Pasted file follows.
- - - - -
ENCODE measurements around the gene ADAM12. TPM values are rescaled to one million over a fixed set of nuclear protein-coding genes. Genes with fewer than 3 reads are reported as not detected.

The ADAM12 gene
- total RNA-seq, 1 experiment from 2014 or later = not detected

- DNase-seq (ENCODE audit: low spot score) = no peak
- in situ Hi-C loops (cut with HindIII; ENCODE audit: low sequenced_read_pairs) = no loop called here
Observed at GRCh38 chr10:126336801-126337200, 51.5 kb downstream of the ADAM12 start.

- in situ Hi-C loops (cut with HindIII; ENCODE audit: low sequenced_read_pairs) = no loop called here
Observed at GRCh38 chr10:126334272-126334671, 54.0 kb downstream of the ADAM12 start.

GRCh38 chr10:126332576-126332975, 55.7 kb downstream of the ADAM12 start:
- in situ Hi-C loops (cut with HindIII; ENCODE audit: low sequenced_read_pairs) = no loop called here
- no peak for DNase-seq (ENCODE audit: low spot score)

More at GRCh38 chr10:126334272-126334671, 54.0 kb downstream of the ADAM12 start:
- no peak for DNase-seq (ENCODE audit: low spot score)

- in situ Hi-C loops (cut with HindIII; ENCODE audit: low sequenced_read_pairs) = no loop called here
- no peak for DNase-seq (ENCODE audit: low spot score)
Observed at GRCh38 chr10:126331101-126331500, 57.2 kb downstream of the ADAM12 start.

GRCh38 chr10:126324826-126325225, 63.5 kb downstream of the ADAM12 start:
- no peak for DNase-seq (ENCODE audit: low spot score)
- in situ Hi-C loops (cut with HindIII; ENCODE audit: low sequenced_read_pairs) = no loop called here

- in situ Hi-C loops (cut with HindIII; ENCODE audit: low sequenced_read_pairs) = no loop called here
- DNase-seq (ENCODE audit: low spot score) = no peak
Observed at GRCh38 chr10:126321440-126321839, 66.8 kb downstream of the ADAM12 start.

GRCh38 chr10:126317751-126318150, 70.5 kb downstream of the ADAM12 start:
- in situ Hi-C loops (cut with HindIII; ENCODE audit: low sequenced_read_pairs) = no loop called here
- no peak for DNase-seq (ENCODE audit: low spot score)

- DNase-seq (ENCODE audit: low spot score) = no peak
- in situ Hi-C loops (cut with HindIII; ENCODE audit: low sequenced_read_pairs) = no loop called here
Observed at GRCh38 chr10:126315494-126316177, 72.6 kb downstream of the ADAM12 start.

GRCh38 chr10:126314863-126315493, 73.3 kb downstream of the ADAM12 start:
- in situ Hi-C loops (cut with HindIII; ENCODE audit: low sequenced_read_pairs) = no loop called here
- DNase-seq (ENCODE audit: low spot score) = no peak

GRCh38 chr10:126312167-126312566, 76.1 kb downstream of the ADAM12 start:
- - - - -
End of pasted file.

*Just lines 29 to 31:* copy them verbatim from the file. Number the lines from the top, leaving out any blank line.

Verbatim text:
GRCh38 chr10:126314863-126315493, 73.3 kb downstream of the ADAM12 start:
- in situ Hi-C loops (cut with HindIII; ENCODE audit: low sequenced_read_pairs) = no loop called here
- DNase-seq (ENCODE audit: low spot score) = no peak